- What is the added value or the USP (unique selling proposition) of the product?
- What is the development status of the product?
- When should / can production start?
- Which hurdles / development steps still have to be overcome before the start and in which period?
- Have all the necessary legal formalities been completed (think of permits and permits, etc.)?
- if very development-intensive products are manufactured: Which development steps are still necessary? With which resources? Who carries out a test procedure? When will a pilot series be launched? If there is a patenting process, when will it be completed?
- Applying for patent or utility model rights?
Market overview: What are the sales opportunities? Where do entrepreneurial opportunities and risks lurk?
If you want to describe your product, you first and foremost have to know your target group exactly, also in order to strategically coordinate marketing measures with it. This section should start with an analysis of the relevant customer segments (age, gender, occupation and income as central variables) in order to focus on the target group. The decision whether to target private or business customers or both, if necessary, is of fundamental strategic scope. If there are already reference customers, a meaningful sales potential can be derived from this. Anyone who describes their target group must of course also have precise knowledge of their problems and needs. The following factors should also be addressed in this part:
- Competitive situation: where is the greatest competition lurking? What is their sales potential / price structure? How do the products differ? What strengths and weaknesses do the competitors reveal? In contrast, what are the strengths and weaknesses of your own company (=> SWOT analysis)? Which strategic measures are expedient in order to use strengths in a targeted manner and to remedy weaknesses?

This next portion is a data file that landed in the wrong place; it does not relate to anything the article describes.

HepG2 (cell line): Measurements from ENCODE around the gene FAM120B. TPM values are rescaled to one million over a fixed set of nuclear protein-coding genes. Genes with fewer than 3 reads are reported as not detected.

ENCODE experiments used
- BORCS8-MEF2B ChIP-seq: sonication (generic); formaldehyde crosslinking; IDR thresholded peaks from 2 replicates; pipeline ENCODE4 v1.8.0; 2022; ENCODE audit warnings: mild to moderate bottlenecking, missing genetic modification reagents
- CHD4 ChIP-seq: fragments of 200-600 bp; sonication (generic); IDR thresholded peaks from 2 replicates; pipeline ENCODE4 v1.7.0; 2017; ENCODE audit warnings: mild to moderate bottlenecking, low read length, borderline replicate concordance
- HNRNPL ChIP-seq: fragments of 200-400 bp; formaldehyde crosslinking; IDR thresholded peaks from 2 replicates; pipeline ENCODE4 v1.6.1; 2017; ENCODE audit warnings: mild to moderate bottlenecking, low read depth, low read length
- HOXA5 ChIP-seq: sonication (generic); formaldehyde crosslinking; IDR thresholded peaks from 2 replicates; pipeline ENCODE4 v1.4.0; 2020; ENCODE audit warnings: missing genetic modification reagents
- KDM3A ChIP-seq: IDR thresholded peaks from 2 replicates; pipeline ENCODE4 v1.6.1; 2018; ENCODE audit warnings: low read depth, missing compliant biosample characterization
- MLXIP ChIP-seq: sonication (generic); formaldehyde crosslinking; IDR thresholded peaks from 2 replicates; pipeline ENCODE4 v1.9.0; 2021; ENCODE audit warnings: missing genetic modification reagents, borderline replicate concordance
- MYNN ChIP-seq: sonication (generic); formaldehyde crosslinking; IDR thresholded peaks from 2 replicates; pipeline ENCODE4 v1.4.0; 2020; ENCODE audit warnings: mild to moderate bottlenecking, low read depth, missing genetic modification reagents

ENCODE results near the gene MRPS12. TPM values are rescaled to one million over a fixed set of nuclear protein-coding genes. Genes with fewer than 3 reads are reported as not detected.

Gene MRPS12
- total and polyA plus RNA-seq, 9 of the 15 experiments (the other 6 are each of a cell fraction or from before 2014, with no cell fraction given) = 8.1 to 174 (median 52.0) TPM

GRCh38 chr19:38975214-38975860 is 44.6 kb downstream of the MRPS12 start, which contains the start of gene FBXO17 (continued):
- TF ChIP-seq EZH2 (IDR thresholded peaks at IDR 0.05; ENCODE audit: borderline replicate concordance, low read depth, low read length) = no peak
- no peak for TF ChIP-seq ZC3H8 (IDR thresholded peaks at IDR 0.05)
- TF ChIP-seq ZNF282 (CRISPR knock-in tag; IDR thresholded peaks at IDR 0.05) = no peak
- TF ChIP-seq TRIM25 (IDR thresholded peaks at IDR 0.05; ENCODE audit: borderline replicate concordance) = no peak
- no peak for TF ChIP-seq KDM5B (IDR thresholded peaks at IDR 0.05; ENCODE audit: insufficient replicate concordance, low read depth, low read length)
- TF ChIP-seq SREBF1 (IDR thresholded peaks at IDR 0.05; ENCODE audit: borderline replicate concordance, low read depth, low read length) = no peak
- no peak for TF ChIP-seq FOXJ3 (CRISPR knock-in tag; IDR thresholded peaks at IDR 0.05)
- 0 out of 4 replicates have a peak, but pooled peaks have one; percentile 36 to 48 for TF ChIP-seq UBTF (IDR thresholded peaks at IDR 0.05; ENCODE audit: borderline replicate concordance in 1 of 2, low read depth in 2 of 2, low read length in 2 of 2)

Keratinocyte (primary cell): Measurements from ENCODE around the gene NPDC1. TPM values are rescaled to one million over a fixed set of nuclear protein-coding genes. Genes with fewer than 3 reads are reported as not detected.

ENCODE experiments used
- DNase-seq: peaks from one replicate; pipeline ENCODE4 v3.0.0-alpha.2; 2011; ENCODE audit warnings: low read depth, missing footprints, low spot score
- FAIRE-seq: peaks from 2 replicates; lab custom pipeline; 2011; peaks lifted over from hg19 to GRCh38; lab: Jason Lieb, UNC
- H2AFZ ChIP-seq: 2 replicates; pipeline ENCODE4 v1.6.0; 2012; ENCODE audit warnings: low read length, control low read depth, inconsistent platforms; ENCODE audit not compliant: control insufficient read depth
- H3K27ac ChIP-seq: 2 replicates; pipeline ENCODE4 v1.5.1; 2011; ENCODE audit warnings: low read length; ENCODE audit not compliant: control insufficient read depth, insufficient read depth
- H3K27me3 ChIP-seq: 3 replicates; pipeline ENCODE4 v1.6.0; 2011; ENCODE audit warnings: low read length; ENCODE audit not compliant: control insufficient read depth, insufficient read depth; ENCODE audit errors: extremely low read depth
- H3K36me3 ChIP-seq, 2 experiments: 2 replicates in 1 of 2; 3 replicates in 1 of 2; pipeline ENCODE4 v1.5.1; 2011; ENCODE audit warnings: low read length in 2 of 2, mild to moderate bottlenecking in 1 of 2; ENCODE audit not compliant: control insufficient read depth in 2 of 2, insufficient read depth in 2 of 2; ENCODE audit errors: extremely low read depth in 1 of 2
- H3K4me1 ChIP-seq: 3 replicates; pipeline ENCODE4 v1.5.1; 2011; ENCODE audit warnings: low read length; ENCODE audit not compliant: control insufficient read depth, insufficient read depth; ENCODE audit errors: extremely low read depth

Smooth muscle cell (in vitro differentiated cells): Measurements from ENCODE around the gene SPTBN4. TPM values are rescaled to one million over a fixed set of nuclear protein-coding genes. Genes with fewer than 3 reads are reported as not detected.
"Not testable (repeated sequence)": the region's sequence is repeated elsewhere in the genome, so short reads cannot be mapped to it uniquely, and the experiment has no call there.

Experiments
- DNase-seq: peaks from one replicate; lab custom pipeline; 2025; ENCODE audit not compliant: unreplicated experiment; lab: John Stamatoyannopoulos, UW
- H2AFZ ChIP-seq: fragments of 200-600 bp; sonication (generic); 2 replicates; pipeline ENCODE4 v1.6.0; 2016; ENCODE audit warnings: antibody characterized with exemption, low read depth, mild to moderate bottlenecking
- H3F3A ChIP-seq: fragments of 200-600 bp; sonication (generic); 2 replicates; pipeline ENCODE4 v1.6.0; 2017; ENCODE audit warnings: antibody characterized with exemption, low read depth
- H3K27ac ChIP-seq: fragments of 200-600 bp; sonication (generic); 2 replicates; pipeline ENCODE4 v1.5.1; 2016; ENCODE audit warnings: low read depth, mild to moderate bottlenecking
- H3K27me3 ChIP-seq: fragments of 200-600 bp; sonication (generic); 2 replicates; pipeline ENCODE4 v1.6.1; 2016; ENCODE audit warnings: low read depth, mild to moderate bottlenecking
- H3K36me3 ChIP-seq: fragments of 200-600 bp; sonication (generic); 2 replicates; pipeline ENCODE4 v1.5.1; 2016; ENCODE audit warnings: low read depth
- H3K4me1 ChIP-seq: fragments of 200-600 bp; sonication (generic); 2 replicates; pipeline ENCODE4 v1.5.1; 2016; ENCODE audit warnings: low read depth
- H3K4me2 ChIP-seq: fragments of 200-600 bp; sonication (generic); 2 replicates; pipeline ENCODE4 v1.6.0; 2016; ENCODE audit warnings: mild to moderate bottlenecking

- Location (analysis): What are the advantages of this location (infrastructure,trade tax, potential for skilled workers, etc.)? Do the advantages outweigh any disadvantages in the long term?
Marketing: How should the product reach / convince the customers?
At the beginning, the benefits of the offer for potential customers should be described clearly and convincingly: Why will customers prefer this product over the competition? What is specifically or objectively better? Then the central contents of the marketing mix should be presented in a compact way:
- Price: Which general price strategy should be used? What profit margins are possible? Which price can be achieved on the market?
- Show entrepreneurial know-how: How were prices specifically calculated? Are all costs under control?
- Sales: How should the product be sold (online / stationary)? Which target areas (Germany, Europe or worldwide) should be served? Which cooperations and sales partners can be included? How do distribution costs affect possible profit margins?
- Advertising: What kind of advertising is planned? How effective is it? What budget is made available for this? Which advertising measures are planned in the long term?
Organization of the company / personnel structure: How should entrepreneurial success be shaped specifically?
All relevant factors are to be described here, which later reveal room for maneuver and thus entrepreneurial potential. In particular, the following should be considered:
- Choosing a legal form : justification and opportunities
- Organization and powers: How are processes structured ? Is there an effective controlling? How does the entrepreneur see his specific role here?
- Employees : number, payment, type of employment, qualifications (criteria for recruitment), planned training measures, etc.?
The heart of any professional business plan: finances